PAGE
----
3. Select a depth (holistic or embedded)

After collecting data, the researcher must analyze that data and determine common themes between all the cases. The themes they create will provide meaning to the case.

Reflection: 

Zucker presents a logical and clear strategy to conduct this type of research. I believe this type of study is the most used research strategy because it can provide the researcher with interesting data and results that may not have been able to be collected through other types of studies. Although this type of study allows you to do go more in-depth into the phenomenon of a subject, the methodological method of this study is more difficult to justify. Even so, I agree with the author’s reasoning on why case study research is the most effective form of research on at any educational level.  

The article highlights data as the most important aspect of this type of study. Case study research entails multiple sources of data including interviews, observations, artifacts, documents, and other important sources. Mapping the data from multiple data sources is an important task. I believe this is the most important part of case study research because analyzing data is what creates meaning and relationship between subject and context. I also believe that because it is the major aspects of this study it is also the most challenging to complete. Even so, Zucker concludes that any student is able to conduct this type of research by carefully following the methods.

 

A Brief Look at the Case Study

I thought describing the case study would be fairly easy. This article, How to Do Case Study Research by Donna M. Zucker, made me reconsider that notion. Apparently, there are a lot of layers that require more attention than one would expect. If I may be frank though, the explanation of these layers were a bit confusing at times.

A case study, simply put, is a qualitative research method that consists of analyzing “the development of a particular person, group, or situation over a period of time”. According to the article, its overall design includes five specific components: “research question(s), propositions, unit(s) of analysis, a determination of how the data are linked to the propositions, and criteria to interpret the findings”. So far, if I were to conduct a case study, I have a research question and potential propositions to begin a research. I guess I’m halfway there. My main concern would be dealing with the latter two components. Figuring out the unit(s) of analysis based on the specifics of research is easy but I’m not certain about the criteria aspect. Although, I believe that I did work on a case study before, when I was an undergraduate, I can’t seem to be able to recall the details about it. I need to examine more examples in order to grasp it and utilize it effectively myself.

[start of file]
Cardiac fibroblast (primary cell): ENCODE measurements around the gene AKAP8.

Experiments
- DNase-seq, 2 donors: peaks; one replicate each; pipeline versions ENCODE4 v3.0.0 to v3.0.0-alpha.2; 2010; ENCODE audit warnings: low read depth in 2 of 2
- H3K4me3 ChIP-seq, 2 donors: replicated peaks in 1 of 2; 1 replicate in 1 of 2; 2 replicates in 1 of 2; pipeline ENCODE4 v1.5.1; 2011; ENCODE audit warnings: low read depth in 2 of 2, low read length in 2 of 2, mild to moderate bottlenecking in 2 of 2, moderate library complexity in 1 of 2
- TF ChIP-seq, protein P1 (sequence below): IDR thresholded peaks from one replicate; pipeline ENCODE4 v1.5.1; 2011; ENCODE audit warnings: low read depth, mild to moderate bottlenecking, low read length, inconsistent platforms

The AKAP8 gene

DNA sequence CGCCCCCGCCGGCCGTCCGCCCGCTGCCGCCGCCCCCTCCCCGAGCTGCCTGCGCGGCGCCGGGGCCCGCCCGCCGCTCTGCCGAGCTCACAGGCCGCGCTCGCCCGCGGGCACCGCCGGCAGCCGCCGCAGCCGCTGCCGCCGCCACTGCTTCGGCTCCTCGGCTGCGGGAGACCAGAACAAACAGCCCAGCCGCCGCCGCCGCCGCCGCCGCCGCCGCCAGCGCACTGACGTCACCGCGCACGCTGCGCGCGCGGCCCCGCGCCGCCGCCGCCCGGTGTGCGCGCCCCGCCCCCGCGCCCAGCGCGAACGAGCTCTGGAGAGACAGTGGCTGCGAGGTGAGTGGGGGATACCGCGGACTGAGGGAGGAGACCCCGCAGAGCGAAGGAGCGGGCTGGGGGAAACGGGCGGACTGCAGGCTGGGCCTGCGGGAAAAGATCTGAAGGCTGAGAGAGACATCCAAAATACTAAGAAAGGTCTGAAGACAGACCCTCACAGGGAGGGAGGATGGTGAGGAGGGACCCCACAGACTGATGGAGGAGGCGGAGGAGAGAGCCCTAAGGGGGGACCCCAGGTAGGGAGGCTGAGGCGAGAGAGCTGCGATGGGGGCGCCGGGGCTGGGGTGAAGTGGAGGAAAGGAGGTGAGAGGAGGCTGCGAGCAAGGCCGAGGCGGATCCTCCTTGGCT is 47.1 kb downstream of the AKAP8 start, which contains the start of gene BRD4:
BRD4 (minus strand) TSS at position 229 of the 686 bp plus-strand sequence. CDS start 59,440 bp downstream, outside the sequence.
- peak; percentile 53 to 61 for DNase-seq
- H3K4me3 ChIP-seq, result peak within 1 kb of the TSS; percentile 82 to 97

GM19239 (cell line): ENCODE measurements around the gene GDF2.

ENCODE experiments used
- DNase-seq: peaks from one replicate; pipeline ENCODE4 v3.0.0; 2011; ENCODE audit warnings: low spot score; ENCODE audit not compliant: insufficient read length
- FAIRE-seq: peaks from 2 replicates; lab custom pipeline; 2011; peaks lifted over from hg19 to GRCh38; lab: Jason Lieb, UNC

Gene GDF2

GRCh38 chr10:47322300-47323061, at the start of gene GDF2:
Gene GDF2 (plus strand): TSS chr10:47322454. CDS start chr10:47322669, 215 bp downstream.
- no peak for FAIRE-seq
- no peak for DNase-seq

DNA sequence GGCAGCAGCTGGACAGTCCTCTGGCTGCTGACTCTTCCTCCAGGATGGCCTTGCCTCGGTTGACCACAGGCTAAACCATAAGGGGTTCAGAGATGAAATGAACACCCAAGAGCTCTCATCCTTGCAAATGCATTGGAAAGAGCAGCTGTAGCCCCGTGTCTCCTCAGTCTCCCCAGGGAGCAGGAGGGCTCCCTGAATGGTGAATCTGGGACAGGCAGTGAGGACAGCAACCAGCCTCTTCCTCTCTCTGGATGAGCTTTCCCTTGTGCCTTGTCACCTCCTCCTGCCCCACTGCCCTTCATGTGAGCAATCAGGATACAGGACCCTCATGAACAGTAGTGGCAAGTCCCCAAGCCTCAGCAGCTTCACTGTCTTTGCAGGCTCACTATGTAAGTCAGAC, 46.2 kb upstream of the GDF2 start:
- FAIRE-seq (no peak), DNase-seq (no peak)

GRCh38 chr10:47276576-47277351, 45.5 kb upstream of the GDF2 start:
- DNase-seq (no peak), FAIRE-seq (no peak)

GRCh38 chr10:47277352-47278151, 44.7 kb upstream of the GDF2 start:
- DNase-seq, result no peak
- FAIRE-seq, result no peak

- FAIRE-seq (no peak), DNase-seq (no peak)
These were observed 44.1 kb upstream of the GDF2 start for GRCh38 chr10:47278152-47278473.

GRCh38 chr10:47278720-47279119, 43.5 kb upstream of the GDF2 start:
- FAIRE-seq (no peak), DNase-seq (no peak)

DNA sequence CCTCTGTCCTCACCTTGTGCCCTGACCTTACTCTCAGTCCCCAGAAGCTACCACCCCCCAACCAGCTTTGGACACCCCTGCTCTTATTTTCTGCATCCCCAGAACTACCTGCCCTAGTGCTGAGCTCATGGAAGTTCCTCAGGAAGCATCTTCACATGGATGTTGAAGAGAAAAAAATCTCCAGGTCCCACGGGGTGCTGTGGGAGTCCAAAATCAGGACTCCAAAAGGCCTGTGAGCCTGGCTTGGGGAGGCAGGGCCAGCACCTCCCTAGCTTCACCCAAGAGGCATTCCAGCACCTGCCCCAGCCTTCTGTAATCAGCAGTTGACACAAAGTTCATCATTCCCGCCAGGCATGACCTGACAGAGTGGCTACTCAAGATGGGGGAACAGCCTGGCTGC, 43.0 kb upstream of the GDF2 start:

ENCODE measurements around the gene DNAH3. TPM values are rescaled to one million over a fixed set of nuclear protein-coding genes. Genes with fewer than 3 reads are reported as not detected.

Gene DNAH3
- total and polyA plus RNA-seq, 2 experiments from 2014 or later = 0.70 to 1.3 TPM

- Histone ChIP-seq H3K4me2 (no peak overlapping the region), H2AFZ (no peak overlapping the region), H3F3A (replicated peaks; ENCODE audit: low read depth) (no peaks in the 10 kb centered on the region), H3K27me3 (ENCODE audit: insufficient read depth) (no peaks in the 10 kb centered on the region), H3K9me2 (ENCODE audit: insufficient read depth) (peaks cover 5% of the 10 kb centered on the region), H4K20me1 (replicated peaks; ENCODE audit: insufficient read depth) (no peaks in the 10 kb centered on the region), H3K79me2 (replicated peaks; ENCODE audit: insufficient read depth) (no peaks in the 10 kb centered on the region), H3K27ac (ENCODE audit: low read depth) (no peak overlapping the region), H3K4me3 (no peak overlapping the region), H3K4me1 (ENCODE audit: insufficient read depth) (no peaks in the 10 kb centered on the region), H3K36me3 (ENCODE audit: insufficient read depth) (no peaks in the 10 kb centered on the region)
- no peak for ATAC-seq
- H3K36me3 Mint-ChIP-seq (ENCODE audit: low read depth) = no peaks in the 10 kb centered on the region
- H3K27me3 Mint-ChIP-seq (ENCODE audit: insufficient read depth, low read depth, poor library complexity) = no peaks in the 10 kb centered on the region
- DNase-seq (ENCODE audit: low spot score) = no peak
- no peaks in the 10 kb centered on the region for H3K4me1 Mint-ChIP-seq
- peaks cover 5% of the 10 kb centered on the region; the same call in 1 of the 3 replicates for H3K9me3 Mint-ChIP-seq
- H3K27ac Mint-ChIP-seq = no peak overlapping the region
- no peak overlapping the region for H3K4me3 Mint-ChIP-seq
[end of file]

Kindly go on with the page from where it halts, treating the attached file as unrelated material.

The article breaks the case study into three stages/categories: “An instrumental case study is used to provide insight into an issue; an intrinsic case study is undertaken to gain a deeper understanding of the case; and the collective case study is the study of a number of cases in order to inquire into a particular phenomenon”. If I’m not mistaken, that case study I mentioned above was about figuring out the reasoning behind common errors by ESL students in terms of pronunciation. As I’ve said, I do not necessarily remember the details. I do remember, however, that after going over some of the individual cases presented, I analyzed multiple cases to draw parallels between them… somehow —did I skip out on the intrinsic one? It did get pretty convoluted though. Hence, it is important to note that “using more than one case may dilute the importance and meaning of the single case”.

It is also stated that “each case study must outline the purpose, then depending on the type of case study and the actions proposed by the researcher, the researcher could determine the possible products of the study”. The four specific purposes of a case study research are indicated as exploratory, descriptive, interpretive, and explanatory. If I had to pick one for my potential research question (reminder: Does the proficiency level of language has any impact on the students’ ability to improve learner autonomy?), I’d go with exploratory as the main purpose —right? I’d basically be exploring the existence of that impact by conducting studies related to it; interview with students, review of grading on assignments, and review of proficiency examinations. It is suggested in the article that “developing a protocol will serve as a frame of operation and include all the necessary elements in the proper conduct of research”, which is pretty much crucial for the final write-up and presentation. I do not believe developing that protocol is as easy as the article makes it sound like though.

There were a few other aspects mentioned in the article but I wasn’t able to keep up with all the details. I might’ve also rushed through the article. So, I’ll leave those for the in-class discussion as usual.

 

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Zucker, Donna M., “How to Do Case Study Research” (2009). Teaching Research Methods in the Social Sciences. 2. Retrieved from https://scholarworks.umass.edu/nursing_faculty_pubs/2